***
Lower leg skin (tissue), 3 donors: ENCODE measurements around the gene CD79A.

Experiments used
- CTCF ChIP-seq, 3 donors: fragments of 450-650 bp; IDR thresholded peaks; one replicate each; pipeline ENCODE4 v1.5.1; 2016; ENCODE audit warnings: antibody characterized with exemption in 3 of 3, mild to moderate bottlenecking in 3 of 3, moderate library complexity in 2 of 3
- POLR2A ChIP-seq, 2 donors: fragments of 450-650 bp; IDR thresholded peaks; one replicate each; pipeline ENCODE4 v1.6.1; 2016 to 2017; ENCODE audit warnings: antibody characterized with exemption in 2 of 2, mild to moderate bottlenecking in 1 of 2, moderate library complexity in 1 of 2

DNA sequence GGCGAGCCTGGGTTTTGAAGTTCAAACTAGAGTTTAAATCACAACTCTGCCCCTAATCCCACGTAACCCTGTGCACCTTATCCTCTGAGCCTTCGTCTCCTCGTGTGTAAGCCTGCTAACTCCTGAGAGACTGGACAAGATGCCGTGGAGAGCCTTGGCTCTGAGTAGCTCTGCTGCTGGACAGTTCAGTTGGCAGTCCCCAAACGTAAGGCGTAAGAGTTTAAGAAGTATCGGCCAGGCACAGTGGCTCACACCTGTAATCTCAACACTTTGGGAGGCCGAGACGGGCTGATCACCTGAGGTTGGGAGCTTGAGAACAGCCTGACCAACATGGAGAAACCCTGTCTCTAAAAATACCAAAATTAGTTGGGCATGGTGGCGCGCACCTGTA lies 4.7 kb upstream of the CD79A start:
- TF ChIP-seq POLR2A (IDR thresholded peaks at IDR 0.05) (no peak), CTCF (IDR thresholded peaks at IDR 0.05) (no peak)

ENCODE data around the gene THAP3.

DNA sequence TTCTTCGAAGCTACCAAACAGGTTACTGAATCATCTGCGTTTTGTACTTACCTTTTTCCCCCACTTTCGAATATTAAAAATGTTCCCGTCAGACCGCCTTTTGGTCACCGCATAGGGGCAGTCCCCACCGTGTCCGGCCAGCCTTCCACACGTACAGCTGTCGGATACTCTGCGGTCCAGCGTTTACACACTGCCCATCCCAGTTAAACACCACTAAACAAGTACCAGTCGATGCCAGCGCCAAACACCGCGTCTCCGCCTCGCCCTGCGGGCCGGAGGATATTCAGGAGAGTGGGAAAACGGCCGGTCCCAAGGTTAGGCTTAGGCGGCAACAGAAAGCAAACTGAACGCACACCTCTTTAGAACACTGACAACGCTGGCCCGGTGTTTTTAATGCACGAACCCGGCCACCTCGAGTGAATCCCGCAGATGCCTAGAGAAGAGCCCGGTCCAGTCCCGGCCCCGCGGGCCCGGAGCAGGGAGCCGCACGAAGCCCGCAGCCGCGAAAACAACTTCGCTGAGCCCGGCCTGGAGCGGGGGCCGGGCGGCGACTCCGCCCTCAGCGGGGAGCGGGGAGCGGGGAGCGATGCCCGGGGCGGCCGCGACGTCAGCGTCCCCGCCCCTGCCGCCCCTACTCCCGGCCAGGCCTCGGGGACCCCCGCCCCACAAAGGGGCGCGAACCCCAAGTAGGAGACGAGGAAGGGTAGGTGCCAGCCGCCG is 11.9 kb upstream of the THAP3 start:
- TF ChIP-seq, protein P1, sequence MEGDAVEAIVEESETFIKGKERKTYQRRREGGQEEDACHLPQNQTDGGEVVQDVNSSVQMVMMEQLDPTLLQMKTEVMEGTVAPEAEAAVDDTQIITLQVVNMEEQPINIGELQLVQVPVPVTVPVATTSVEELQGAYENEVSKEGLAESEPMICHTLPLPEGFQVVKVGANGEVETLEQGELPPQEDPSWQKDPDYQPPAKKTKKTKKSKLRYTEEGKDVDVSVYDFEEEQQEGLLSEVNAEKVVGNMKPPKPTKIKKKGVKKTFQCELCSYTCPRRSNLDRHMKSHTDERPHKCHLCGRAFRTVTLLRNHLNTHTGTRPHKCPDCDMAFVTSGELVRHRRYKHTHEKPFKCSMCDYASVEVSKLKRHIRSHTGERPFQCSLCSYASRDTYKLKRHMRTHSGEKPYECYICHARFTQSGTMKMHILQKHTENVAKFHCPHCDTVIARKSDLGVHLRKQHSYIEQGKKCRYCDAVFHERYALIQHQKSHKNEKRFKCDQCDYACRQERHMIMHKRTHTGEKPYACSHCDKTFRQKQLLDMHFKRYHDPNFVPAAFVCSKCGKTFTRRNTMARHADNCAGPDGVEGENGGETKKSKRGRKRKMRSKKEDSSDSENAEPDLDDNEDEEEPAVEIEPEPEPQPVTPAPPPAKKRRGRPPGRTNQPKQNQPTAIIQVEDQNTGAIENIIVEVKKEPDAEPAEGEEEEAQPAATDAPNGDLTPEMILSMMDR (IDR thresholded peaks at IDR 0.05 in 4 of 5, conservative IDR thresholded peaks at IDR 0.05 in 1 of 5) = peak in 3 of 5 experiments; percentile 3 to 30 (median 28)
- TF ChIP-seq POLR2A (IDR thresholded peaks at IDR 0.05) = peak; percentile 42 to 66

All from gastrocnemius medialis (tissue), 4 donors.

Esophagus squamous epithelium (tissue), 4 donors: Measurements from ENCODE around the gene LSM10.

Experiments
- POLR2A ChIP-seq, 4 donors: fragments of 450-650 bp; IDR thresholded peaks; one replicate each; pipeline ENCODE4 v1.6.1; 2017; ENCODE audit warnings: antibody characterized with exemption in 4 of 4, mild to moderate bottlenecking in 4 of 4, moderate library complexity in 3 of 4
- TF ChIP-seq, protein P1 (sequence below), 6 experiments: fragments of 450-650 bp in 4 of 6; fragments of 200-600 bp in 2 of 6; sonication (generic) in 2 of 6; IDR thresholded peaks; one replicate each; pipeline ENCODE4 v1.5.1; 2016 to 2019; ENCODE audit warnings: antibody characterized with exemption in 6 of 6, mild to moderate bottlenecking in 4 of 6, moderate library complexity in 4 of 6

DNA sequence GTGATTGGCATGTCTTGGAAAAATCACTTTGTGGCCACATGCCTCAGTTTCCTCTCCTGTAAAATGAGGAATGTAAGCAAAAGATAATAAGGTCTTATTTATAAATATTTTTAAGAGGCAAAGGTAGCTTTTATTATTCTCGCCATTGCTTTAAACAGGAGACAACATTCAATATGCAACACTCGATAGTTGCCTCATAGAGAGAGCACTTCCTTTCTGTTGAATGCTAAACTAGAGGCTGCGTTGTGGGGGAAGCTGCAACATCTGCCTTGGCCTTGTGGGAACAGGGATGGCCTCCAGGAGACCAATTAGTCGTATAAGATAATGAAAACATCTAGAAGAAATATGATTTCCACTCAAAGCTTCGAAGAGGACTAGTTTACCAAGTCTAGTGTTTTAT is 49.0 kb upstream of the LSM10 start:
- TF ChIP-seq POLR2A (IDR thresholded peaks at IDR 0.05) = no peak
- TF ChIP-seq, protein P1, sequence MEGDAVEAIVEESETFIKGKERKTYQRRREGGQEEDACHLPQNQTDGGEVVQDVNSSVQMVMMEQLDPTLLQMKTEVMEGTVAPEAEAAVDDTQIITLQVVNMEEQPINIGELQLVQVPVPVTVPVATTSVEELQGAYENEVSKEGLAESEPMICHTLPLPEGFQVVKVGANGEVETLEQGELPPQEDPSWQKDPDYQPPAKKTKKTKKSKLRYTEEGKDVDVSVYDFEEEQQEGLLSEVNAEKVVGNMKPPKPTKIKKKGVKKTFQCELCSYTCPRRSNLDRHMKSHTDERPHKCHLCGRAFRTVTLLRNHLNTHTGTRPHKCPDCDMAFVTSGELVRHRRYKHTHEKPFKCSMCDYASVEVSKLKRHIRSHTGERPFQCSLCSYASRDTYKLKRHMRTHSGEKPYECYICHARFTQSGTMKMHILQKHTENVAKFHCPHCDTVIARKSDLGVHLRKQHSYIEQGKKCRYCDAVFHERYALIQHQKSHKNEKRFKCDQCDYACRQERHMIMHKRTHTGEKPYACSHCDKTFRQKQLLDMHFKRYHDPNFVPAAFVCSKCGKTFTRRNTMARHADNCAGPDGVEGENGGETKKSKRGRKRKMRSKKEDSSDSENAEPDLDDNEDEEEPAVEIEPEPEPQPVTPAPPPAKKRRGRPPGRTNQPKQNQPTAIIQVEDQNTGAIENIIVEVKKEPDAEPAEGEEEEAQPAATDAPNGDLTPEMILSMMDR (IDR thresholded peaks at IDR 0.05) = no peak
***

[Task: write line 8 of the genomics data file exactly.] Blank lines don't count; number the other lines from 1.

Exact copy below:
DNA sequence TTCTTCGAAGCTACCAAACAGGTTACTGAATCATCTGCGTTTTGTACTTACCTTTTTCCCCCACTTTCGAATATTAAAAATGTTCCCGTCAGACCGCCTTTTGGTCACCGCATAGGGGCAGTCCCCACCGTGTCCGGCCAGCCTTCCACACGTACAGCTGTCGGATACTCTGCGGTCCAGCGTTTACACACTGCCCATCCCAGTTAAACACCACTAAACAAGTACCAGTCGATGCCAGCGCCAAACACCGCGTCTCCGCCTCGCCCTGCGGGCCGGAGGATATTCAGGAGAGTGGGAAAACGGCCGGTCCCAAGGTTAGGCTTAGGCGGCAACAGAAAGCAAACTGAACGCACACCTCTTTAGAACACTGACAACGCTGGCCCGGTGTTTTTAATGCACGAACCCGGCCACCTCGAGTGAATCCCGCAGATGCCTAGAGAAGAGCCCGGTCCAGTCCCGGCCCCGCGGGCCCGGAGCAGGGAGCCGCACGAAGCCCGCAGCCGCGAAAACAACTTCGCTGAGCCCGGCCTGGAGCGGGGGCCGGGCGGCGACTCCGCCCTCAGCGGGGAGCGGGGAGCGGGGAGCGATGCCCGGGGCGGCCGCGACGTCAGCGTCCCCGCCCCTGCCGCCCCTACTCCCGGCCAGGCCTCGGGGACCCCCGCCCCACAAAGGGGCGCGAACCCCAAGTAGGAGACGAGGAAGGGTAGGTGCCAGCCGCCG is 11.9 kb upstream of the THAP3 start: